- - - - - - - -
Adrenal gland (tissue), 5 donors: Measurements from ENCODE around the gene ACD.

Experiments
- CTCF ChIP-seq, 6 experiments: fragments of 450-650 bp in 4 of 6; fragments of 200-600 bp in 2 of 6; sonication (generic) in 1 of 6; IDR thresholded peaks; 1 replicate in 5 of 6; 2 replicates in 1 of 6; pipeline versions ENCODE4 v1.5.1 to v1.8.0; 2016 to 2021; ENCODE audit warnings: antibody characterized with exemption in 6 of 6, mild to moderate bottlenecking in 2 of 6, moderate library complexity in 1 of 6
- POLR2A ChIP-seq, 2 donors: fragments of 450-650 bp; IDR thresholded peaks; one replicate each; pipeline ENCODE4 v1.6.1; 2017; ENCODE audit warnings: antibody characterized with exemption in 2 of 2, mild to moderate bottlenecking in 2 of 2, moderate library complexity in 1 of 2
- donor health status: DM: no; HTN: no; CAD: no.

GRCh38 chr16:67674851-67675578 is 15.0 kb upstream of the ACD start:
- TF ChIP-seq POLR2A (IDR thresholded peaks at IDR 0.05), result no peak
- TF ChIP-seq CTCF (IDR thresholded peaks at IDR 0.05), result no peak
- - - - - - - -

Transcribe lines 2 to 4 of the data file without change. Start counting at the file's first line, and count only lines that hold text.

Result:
Experiments
- CTCF ChIP-seq, 6 experiments: fragments of 450-650 bp in 4 of 6; fragments of 200-600 bp in 2 of 6; sonication (generic) in 1 of 6; IDR thresholded peaks; 1 replicate in 5 of 6; 2 replicates in 1 of 6; pipeline versions ENCODE4 v1.5.1 to v1.8.0; 2016 to 2021; ENCODE audit warnings: antibody characterized with exemption in 6 of 6, mild to moderate bottlenecking in 2 of 6, moderate library complexity in 1 of 6
- POLR2A ChIP-seq, 2 donors: fragments of 450-650 bp; IDR thresholded peaks; one replicate each; pipeline ENCODE4 v1.6.1; 2017; ENCODE audit warnings: antibody characterized with exemption in 2 of 2, mild to moderate bottlenecking in 2 of 2, moderate library complexity in 1 of 2